Siddhendra Yogi Natyakalotsav 2012
- Sudha Sridhar
March 4, 2012
The Siddhendra Yogi Natyakalotsav 2012, a festival of dance, was recently conducted in Kuchipudi Natyakshetram, organized by Siddhendra Yogi Abhivrudhi Committee with none other than Dr. Vedantam Satyanarayana Sharma as the Chairperson. The festival being celebrated for the past ten years (on the Bhishma Ekadasi day) was envisaged on a much larger and grand scale this year.
As a mark of respect and reverence, the grand gurus of Kuchipudi Dr. Vedantam Satyanarayana Sharma, Dr. Vempati Chinna Satyam, with the contributions from various Kuchipudi artistes of the country, built a temple in the name of Siddhendra Yogi and the celebration every year starts with a bullock cart ratha yatra wherein the traditional families of the whole village come with lights beamed around, a picture portraying a blend of religion, culture, tradition and heritage still being preserved.
The organizers this year bestowed with pride, Chinta Krishna Murthy ‘Yakshagana Yuva Suthradhara Puraskar’ award to Dandibhotla Srinivasa Venkata Sastry for his remarkable contribution to music in Kuchipudi art form. The list of gurus honoured for their rich and unique contribution to the art form virtually comprised who’s who of Kuchipudi dance scene of today with the likes of Vedantam Ramu and Dr. Vedantam Ramalinga Sastry being honoured during the course of the festival.
The four day festival apart from the felicitations of eminent artists and gurus had one thing or the other for all those who graced the festival. The schedule for all the days started with special training camps for aspiring students followed with lecture demo sessions in Sri Siddhendra Yogi Kuchipudi Kalapeetam by stalwarts of the art form.
Lecture Demo sessions
The inaugural session saw Dr. Vedantam Satyanarayana Sarma explain in detail the various aspects of Kuchipudi dance, in particular the ‘Abhinaya in Kalapam.’ He shared his in-depth knowledge in his inimitable style. Dr. Vedantam Satyanarayana Sarma being one of the vital link to the past, present and future of the dance form explained as to how Kuchipudi dance can for convenience sake be compartmentalized into three types, the Yakshaganams, the Kalapams and the Kelikas. The audience was awed to listen to him when he clearly explained the synthesis of the contemporary Kuchipudi dance style being an extension of Kuchipudi solos.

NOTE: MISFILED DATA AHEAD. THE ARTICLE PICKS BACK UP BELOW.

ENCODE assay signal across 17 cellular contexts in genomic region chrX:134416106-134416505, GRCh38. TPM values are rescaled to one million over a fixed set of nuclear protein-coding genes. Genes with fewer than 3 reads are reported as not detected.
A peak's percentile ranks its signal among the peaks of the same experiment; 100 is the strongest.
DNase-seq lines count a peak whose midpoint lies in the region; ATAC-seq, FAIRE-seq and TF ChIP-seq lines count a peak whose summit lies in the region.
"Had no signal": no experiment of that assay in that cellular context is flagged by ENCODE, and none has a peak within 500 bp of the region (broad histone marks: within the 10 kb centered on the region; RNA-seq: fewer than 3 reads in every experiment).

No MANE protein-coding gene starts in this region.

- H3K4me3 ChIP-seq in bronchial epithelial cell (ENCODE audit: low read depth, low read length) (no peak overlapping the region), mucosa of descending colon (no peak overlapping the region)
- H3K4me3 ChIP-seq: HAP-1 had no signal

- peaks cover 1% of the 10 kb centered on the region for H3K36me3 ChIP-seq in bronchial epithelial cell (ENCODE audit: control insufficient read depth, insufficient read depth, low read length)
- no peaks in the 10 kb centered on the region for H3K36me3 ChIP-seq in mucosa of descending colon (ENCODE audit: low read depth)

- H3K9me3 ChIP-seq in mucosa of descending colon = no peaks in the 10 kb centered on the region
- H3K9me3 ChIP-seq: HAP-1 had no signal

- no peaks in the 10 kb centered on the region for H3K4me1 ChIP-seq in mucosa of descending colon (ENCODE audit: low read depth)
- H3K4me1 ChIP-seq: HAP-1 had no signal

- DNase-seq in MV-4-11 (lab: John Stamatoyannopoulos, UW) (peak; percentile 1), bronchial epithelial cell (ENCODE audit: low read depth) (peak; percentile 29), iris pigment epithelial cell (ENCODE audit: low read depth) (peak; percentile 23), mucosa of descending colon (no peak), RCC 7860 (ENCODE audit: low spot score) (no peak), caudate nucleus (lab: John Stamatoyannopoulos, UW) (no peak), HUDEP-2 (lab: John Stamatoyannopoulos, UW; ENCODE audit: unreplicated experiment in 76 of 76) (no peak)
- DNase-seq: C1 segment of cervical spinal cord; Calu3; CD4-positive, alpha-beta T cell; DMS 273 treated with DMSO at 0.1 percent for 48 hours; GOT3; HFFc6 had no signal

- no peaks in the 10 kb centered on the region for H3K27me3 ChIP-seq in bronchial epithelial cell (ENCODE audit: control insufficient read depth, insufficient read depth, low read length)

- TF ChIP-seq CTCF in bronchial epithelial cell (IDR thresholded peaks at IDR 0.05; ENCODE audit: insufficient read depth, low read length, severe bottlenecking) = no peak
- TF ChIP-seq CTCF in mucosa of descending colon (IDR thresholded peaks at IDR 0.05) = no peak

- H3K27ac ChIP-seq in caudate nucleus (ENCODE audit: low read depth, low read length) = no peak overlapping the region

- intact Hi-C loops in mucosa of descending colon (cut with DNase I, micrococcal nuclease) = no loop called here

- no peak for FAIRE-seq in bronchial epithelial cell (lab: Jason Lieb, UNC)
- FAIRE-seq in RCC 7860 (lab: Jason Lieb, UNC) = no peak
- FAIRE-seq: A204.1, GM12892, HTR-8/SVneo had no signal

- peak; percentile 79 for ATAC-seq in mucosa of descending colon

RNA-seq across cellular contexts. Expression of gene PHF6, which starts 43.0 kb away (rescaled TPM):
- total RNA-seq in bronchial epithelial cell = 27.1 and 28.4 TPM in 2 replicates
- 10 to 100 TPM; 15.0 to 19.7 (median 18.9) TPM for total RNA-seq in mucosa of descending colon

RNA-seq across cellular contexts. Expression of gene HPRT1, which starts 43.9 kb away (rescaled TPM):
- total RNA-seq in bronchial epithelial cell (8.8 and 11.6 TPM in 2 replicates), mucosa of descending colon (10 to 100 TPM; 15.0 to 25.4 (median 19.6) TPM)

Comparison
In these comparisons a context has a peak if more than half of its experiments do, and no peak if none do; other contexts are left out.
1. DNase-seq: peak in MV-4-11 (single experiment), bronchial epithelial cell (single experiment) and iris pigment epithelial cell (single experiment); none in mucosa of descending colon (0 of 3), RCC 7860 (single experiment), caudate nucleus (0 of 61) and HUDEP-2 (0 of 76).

The demonstration and video presentation of Kuchipudi adavus by Dr. Uma Ramarao, was not only well received but was also very much appreciated for the foresight that she had in documenting her master Prahlada Sarma’s adavus in rare video footage and she graciously offered the same to Kuchipudi village.
Dr. Ramalinga Sastry spoke at length about Kuchipudi Yakshaganam and Natya Sastras apart from touching upon the related Anubhanda Shastras. He opined that the knowledge base witnessed in the Kuchipudi village and the performances of the artistes deserves more number of Padma Shris walking the streets of Kuchipudi than the handful that is currently observed.
Pasumarthy Ramalinga Sastry dealt with one of the attractive repertoire of Kuchipudi, namely Sasirekha Parinayam from a fresh and new perceptive. Much was to follow in the evening when the same was witnessed in the festival in dance form. Veena Murthy Vijay who has done a comparative study of Kuchipudi Yakshaganam and Karnataka Yakshaganam demonstrated on nritya hastas and abhinava hastas in the light of both the art forms.
The much awaited negative character analysis in Usha Parinayam by ‘Yakshaganam Kulapathi’ Pasumarthy Rattaiah Sarma kept the audience spellbound all through the session. Rattaiah Sarma was seen performing and enacting like a 20 year old artiste with lot of energy and freshness in his approach ably supported by couple of accomplished artistes from the next generation of Kuchipudi traditional family. The artistes and participants from various dance forms who were eagerly following his lecture demo were literally on their feet in awe and appreciation for all that he stands for the present day Kuchipudi Yakshaganam. There is an urgent need to document his knowledge and performances and preserve it for posterity.
The session by the awardee of the festival, DSV Sastry on the new perception in Kuchipudi music was handled with excellent composure and the dais was flowing with ear pleasing music 360 degrees. The voice, the diction, the rich music content, his ability to explain the uniqueness of music for Kuchipudi and Kuchipudi Yakshaganam in particular was probably one of its kind in the history of the festival and Kuchipudi Kalapeetam. He had very liberally provided vocal renditions of his compositions for Kuchipudi music, the contemporary challenges and improvisations and brought out in detail how he always kept drama and the literature in his mind as an integral part of the character and mood intertwined with a finesse of Silpam – aesthetic structure. One would like to have a recording of his session to adorn the library of the art world to know the richness and uniqueness of music for Kuchipudi Yakshaganam. The art world is going to hear a lot from this humble and simplicity personified multi talented artiste from Kuchipudi village, for a very long time to come.